T20 World Cup: India crush Scotland by eight wickets to stay in semi-final contention

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ICC Men's T20 World Cup Dubai Scotland 85 (17.4 runs): Munsey 24, (19); Shami 3-15 and Jadeja 3-15 India 89-2 (6.3 overs) KL Rahul 50 (19), Rohit 30, (16) India won with eight wickets Scorecard Tables

After a grueling thrashing of Scotland in Dubai, India remains in contention to reach semi-finals of the Men's T20 World Cup.

India defeated Scotland by a narrow margin, scoring 85 runs in 17.4 overs. Ravindra Jadeja and Mohammed Shami took 3-15.

KL Rahul scored 50 runs off 18 balls, Rohit Sharma ran 30 from 16 and India was able to reach 89-2 in just 6.3 innings.

This win is crucial to India's net run rate, which determines who advances if multiple teams finish equally on the same points. It was higher than New Zealand's and Afghanistan’s Group 2 runs.

New Zealand beat Namibia on Friday to move up two points from India and Afghanistan. They will be able to advance if they beat Afghanistan on Sunday, joining Pakistan as the leaders in the semi-finals.

If the Black Caps lose, India could still win over Namibia to reach the last four.

Amazing bowling, brutal batting

With their win over Afghanistan, India showed their true batting talent and the bowlers proved their worth.

Shami and Jasprit Bumrah were fast bowlers and Shami scored early. This created pressure that Jadeja, a slow left-armer, beautifully exploited by trapping Matthew Cross and bowling Richie Berrington for ducks to leave Scotland at 29-4 after seven innings.

After 16 overs, Scotland was at 81-6. However, they lost three wickets in the same ball.

Calum MacLeod, Alasdair Evan were bowled by savage Shami deliveries on either side of a bizarre run out by Safyaan Sharif. Mark Watt was then caught up by Bumrah who is India's top wicket-taker in T20 internationals men's with 64.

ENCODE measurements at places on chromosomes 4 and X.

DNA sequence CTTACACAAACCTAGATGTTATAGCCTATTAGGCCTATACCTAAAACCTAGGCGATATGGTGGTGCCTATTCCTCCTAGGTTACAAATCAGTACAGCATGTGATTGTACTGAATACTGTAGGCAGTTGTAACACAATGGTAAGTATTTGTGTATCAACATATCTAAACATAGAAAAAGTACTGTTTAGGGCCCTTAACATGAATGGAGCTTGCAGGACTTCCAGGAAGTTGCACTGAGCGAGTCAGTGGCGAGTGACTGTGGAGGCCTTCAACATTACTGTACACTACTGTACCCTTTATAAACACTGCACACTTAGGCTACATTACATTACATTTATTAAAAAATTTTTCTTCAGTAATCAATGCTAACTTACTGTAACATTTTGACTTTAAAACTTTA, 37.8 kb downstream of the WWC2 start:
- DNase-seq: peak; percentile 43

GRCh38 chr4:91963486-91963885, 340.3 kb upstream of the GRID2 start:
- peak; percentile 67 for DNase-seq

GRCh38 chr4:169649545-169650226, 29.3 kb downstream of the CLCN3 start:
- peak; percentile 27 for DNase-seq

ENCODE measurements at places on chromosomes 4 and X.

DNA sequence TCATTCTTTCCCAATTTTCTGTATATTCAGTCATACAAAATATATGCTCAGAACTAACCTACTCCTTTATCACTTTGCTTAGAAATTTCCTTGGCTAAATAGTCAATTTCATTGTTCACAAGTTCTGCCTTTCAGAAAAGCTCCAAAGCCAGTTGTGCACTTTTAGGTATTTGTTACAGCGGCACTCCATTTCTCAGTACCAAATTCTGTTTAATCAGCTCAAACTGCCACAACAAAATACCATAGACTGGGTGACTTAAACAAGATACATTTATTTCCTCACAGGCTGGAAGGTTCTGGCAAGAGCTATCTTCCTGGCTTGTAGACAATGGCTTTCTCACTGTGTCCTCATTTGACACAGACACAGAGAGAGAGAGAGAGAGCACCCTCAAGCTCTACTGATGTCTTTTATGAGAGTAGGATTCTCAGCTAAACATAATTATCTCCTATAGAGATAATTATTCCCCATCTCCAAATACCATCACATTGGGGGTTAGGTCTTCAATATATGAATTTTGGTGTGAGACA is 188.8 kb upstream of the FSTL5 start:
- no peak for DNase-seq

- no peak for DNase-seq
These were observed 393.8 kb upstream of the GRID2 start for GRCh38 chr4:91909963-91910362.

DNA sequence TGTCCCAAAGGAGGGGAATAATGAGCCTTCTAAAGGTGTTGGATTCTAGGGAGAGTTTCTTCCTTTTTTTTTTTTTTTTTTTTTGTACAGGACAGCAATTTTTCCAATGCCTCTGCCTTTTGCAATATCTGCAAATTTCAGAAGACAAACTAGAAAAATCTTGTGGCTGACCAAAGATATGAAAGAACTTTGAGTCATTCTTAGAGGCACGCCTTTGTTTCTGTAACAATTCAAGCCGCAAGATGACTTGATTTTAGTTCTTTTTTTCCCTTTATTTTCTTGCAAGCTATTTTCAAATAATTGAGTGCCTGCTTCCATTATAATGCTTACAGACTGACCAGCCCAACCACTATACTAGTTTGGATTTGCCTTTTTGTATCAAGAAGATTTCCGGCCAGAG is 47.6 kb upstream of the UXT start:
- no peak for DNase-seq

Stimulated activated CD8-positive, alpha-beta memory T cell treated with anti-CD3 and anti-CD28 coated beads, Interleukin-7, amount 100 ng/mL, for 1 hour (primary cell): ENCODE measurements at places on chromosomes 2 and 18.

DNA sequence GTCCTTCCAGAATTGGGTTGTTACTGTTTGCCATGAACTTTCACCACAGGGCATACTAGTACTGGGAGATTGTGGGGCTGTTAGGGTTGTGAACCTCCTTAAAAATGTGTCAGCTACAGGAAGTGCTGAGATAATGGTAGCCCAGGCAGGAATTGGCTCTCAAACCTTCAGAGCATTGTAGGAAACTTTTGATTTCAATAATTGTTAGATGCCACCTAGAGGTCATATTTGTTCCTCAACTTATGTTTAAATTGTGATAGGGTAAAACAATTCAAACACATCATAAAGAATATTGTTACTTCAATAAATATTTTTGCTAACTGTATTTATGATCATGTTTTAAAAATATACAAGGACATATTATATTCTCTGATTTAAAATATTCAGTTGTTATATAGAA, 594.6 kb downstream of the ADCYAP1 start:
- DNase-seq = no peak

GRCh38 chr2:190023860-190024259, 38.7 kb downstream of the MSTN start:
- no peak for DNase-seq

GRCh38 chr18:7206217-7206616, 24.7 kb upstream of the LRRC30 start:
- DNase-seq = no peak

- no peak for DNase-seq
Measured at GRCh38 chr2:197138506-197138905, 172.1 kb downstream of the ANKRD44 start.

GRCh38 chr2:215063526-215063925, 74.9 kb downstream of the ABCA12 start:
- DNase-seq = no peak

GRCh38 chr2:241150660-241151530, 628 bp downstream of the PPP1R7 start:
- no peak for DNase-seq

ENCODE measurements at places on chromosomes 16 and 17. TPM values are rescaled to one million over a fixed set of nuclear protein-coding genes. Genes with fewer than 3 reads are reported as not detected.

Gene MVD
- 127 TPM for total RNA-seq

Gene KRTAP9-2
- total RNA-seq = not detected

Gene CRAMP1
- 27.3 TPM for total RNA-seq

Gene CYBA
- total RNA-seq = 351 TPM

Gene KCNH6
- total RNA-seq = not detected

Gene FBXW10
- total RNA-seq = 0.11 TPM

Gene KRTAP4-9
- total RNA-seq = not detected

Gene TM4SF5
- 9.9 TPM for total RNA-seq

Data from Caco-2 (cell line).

Rahul and Rohit launched a spectacular onslaught to try and hit every ball for 4 or 6 and sometimes succeeding.

Rohit was caught lbw by Brad Wheal. Rahul hit the fastest 50 in the tournament before Watt caught him off. Suryakumar Yadav won the tournament with a straight six.

India, one pre-tournament favorite, could be beaten by Pakistan and New Zealand in the opening round, but the response from India has been remarkable.

It has taken them perhaps until this match to balance their side.

It was the first time that Varun Chakravarthy, Ravichandran Ashwin, and Jadeja were all playing together in the tournament. Their control, combined with Shami's pace, Hardik Pandya's option, and Hardik Pandya's options, feel like the bowling unit India should choose from the beginning.

How is the net run-rate calculated

The average run rate is the number of runs scored by a team per over in an innings. So, for example, 160 runs off 20 overs equals 8 runs per over.

The net run-rate is calculated when the opposition's run rate is subtracted from the other team’s run-rate.

Therefore, the winning side will have a positive net rate and losers a negative.

Net run-rate in a tournament is calculated by subtracting the average runs/over scored by each team in each match and taking the average runs/over scored against them in each match.

If a team loses within their allotted time, the run rate is calculated by dividing their runs by the maximum number of overs they could have batting - in this case, 20 overs.

"If we play like that, no one can beat us" - this is what they said

Ravindra Jadeja, India spinner: "We knew that we needed to win by a large margin to increase our net run rate so we gave 100% and did everything we could.

"No one can beat us if we play like that." This is how we have to play in T20.

Scotland captain Kyle Coetzer: It was a tough day at work, and we were outclassed by every department. However, we will improve if we continue to play games like this and face it head-on."

Virat Kohli, India captain: "It's a dominant performance and something that we were striving for again - it was great to be back in the mojo.

"We spoke between 100 and 120 maximum, but we kept them to a number that allowed us leapfrog all others [on net rate]."